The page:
"Martingales and tie-downs don't train a horse to keep its head down," the pony club instructor explains; "they prevent him from throwing it. If you need to use one, make sure the horse has had the
proper training and that you're using the right bit. Otherwise, you're just sticking a Band-Aid over a nasty wound."
Basically, a martingale/tie-down is a strap that runs from the girth to the noseband.
"All it does is limit how high a horse can raise its head," Harris says. "It doesn't affect the bit."
There are two basic types, the standing martingale--known as a tie-down in the western-riding world--and the running martingale or training fork. The standing martingale is used successfully in fast-action sports such as polo, barrel racing and roping.
"When horses are doing activities at speed and the adrenalin's pumping, a standing martingale is common," Harris notes.
"It not only limits how high a horse can raise his head, but horses also use it for balance when changing speed or direction."
A running martingale starts at the girth, runs through the front legs and splits into a fork for the reins. When the head is in a normal position, the reins form a straight line from the bit, through the rings to the rider's hands.
|Martingales are no substitute for good training and quiet hands.||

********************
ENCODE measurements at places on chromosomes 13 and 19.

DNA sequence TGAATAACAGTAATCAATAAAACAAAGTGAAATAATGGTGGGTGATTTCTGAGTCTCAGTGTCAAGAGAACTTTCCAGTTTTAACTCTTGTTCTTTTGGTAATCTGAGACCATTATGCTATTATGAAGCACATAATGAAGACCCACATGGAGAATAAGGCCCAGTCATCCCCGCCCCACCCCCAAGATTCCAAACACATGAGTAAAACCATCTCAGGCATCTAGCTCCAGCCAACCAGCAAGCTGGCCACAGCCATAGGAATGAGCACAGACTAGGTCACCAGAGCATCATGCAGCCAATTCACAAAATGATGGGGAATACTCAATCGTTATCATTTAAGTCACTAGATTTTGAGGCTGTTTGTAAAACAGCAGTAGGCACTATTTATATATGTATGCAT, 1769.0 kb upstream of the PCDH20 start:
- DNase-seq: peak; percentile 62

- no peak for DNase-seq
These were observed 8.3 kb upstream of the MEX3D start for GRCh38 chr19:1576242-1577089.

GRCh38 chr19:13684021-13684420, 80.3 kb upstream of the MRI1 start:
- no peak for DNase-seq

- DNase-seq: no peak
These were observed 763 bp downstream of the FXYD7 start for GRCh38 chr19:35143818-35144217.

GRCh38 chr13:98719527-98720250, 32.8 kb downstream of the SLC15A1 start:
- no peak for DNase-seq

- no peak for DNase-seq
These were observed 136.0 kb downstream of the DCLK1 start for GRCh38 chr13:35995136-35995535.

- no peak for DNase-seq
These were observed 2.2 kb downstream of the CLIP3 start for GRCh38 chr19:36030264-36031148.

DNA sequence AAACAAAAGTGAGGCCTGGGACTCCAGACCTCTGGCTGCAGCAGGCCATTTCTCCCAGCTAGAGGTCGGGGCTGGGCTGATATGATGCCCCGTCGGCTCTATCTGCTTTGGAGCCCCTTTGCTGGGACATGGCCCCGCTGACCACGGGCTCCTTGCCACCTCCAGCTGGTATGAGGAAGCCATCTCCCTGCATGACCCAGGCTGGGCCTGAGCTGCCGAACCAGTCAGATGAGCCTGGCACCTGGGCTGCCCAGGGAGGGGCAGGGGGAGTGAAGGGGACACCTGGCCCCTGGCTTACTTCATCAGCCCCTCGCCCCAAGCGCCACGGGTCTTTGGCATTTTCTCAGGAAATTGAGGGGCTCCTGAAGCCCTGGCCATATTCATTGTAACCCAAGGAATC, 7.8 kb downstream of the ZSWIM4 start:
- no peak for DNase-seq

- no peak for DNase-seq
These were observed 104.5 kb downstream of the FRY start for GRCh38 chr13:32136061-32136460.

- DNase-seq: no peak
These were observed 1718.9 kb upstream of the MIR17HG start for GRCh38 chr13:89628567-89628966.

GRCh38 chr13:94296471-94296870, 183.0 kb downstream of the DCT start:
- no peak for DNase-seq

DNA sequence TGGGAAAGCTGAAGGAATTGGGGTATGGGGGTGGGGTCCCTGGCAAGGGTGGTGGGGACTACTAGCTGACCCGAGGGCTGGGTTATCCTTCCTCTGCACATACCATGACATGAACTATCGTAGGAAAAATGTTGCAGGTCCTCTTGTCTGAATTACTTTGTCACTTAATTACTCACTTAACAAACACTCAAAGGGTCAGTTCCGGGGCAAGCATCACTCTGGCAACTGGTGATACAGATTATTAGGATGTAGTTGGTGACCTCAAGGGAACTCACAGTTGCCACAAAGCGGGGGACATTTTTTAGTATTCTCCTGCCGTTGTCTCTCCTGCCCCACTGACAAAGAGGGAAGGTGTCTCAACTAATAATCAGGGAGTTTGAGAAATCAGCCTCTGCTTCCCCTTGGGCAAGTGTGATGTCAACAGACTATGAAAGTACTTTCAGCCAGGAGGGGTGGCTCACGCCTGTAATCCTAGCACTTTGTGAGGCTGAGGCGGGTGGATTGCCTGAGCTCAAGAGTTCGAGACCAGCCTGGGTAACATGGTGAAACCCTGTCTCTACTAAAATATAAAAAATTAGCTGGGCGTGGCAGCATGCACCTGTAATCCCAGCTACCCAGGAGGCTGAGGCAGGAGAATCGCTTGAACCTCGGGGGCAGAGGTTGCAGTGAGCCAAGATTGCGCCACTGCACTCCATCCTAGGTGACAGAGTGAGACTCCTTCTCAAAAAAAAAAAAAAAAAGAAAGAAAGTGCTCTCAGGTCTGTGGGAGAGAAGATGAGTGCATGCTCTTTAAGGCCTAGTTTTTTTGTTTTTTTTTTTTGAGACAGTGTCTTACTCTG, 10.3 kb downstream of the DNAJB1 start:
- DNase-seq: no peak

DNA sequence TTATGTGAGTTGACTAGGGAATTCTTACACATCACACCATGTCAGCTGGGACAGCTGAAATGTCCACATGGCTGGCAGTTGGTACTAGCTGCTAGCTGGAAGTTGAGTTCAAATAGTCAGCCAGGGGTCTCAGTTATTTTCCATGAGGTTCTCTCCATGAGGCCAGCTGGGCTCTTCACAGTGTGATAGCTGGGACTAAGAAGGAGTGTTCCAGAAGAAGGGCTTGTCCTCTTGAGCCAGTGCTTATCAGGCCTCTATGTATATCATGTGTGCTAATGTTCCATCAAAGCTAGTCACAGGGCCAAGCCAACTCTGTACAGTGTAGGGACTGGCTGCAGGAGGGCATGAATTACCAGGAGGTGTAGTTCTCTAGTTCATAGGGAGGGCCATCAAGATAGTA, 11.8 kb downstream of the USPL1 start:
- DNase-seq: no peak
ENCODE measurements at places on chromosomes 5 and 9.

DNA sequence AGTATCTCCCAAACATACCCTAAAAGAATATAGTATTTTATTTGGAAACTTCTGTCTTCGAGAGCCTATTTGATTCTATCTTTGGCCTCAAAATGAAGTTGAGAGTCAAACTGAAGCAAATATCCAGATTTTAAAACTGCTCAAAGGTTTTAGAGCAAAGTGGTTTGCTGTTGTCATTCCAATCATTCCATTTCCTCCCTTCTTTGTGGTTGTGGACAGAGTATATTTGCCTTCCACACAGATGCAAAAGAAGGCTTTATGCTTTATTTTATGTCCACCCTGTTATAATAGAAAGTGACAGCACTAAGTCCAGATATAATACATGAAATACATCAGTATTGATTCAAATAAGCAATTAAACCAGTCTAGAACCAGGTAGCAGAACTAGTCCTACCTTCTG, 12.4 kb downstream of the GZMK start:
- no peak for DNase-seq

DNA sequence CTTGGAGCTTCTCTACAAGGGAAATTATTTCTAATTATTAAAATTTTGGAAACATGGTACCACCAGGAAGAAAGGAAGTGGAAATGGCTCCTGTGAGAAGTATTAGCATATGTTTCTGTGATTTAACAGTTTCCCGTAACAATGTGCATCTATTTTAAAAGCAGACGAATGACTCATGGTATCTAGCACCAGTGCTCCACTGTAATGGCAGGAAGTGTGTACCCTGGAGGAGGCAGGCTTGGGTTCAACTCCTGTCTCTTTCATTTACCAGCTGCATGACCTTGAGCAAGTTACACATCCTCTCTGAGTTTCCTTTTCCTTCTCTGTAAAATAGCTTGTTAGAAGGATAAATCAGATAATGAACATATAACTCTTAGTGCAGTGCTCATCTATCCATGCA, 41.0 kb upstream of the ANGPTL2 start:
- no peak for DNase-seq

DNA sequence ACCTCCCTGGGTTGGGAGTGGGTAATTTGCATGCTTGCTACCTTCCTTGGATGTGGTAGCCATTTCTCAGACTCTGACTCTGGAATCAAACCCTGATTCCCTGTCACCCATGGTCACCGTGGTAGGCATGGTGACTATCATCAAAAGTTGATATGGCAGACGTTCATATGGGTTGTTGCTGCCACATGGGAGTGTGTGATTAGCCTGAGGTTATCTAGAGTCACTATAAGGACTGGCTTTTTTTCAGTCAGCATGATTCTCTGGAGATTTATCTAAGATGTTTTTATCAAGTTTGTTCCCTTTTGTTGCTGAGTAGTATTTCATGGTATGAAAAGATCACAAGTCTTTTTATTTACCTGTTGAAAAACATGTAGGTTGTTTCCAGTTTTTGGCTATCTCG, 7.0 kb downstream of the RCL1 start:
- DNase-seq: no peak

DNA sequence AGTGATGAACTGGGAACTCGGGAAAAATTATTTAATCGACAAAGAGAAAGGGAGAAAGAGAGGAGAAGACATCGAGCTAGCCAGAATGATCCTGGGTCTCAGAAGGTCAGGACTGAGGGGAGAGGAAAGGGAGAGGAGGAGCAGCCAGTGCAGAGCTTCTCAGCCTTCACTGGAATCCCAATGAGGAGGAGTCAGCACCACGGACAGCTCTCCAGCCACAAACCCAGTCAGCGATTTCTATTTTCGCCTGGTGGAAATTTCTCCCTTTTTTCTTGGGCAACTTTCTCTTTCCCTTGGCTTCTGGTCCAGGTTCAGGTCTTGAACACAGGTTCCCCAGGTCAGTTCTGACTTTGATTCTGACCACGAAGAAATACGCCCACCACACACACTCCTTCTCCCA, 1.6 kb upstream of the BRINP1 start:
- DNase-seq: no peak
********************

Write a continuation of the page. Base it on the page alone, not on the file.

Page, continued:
"When a horse throws its heads up there is downward pressure on the reins," Harris explains. "But the running martingale should be used only with a snaffle bit. Keep in mind that it takes a rider with good hands to use it properly."
She insists that a safety rein stop must be used in conjunction with a running martingale. That makes it impossible for the martingale to slide down and catch on the bit fastening when the horse lowers its head.
The Western version of a running martingale is called a training fork. It doesn't always have the strap around the neck, but works the same way. Sometimes they're made from elastic or tubular rubber.
Use a martingale--or any training device that restricts the head--with care, especially the first time.
"The horse's instinct is to fight against anything that grabs its head," Harris says. "It may panic and throw its head hard and high, even to the point of falling over backwards."
Rebecca Colnar is editor of The Mane Points.
Before you use a martingale...
- Check with an equine dentist.
- Make sure you're using the right bit, correctly adjusted.
- Make sure the saddle isn't hurting the horse's back.
- Have an expert check your hands and balance.
- Determine whether this is an activity in which a martingale is standard equipment.
- Be sure you know how to adjust it properly.
Martingales are no substitute for good training and quiet hands.